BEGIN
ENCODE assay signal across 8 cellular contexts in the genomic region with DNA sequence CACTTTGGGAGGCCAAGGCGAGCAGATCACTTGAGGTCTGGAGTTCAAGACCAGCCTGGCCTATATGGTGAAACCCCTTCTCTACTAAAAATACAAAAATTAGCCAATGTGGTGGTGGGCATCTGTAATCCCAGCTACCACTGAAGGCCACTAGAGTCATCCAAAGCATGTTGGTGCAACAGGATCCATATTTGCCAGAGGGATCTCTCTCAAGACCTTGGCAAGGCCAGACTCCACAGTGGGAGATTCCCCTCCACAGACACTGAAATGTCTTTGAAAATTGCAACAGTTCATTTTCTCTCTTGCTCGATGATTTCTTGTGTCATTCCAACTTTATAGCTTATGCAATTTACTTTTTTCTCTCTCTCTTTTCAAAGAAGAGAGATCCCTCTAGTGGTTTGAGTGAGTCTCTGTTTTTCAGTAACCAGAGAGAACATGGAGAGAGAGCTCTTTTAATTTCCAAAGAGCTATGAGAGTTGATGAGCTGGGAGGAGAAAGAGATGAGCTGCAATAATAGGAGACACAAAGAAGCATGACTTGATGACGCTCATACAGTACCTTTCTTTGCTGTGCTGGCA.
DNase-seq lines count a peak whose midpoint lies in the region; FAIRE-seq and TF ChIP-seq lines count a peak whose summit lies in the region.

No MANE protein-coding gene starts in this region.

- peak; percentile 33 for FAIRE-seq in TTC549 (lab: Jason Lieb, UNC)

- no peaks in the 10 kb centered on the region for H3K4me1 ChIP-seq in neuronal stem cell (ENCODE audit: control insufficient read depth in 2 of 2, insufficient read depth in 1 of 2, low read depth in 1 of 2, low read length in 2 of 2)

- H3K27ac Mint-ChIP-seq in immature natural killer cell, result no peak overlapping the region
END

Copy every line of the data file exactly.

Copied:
ENCODE assay signal across 8 cellular contexts in the genomic region with DNA sequence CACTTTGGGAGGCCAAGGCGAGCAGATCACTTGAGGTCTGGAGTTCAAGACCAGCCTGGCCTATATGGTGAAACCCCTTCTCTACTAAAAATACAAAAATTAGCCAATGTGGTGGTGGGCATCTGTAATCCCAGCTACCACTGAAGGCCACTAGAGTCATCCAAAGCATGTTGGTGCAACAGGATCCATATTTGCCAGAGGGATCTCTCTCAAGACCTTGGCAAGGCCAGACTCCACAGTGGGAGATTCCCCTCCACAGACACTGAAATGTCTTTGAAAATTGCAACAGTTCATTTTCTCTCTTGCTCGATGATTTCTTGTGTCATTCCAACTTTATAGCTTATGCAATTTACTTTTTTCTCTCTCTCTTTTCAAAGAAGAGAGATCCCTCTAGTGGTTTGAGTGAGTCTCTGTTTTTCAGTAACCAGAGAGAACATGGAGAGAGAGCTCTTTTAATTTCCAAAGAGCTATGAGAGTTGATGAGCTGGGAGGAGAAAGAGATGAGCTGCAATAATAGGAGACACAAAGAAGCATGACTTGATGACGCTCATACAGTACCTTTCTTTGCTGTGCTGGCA.
DNase-seq lines count a peak whose midpoint lies in the region; FAIRE-seq and TF ChIP-seq lines count a peak whose summit lies in the region.

No MANE protein-coding gene starts in this region.

- peak; percentile 33 for FAIRE-seq in TTC549 (lab: Jason Lieb, UNC)

- no peaks in the 10 kb centered on the region for H3K4me1 ChIP-seq in neuronal stem cell (ENCODE audit: control insufficient read depth in 2 of 2, insufficient read depth in 1 of 2, low read depth in 1 of 2, low read length in 2 of 2)

- H3K27ac Mint-ChIP-seq in immature natural killer cell, result no peak overlapping the region